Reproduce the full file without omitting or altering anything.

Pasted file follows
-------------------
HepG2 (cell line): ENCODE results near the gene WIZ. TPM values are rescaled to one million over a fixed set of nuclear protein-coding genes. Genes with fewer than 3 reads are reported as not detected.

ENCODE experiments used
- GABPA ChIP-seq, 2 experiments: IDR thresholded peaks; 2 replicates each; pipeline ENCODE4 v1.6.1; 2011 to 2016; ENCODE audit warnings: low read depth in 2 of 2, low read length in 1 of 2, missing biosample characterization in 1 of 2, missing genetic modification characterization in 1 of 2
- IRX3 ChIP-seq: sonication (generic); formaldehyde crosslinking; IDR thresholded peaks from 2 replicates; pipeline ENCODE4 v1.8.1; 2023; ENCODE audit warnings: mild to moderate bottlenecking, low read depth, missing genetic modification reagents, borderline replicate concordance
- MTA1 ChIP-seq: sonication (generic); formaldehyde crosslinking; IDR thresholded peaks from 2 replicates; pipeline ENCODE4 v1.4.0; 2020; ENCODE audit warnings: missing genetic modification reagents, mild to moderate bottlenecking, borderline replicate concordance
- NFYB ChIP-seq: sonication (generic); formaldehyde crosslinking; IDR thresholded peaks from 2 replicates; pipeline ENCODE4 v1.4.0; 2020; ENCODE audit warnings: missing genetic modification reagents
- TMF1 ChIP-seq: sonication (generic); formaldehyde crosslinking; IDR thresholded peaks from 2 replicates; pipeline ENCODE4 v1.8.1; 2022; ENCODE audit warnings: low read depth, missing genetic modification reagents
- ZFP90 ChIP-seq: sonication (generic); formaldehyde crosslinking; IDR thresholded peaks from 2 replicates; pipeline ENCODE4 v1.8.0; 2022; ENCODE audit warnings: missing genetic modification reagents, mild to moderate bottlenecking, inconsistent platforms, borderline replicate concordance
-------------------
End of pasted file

HepG2 (cell line): ENCODE results near the gene WIZ. TPM values are rescaled to one million over a fixed set of nuclear protein-coding genes. Genes with fewer than 3 reads are reported as not detected.

ENCODE experiments used
- GABPA ChIP-seq, 2 experiments: IDR thresholded peaks; 2 replicates each; pipeline ENCODE4 v1.6.1; 2011 to 2016; ENCODE audit warnings: low read depth in 2 of 2, low read length in 1 of 2, missing biosample characterization in 1 of 2, missing genetic modification characterization in 1 of 2
- IRX3 ChIP-seq: sonication (generic); formaldehyde crosslinking; IDR thresholded peaks from 2 replicates; pipeline ENCODE4 v1.8.1; 2023; ENCODE audit warnings: mild to moderate bottlenecking, low read depth, missing genetic modification reagents, borderline replicate concordance
- MTA1 ChIP-seq: sonication (generic); formaldehyde crosslinking; IDR thresholded peaks from 2 replicates; pipeline ENCODE4 v1.4.0; 2020; ENCODE audit warnings: missing genetic modification reagents, mild to moderate bottlenecking, borderline replicate concordance
- NFYB ChIP-seq: sonication (generic); formaldehyde crosslinking; IDR thresholded peaks from 2 replicates; pipeline ENCODE4 v1.4.0; 2020; ENCODE audit warnings: missing genetic modification reagents
- TMF1 ChIP-seq: sonication (generic); formaldehyde crosslinking; IDR thresholded peaks from 2 replicates; pipeline ENCODE4 v1.8.1; 2022; ENCODE audit warnings: low read depth, missing genetic modification reagents
- ZFP90 ChIP-seq: sonication (generic); formaldehyde crosslinking; IDR thresholded peaks from 2 replicates; pipeline ENCODE4 v1.8.0; 2022; ENCODE audit warnings: missing genetic modification reagents, mild to moderate bottlenecking, inconsistent platforms, borderline replicate concordance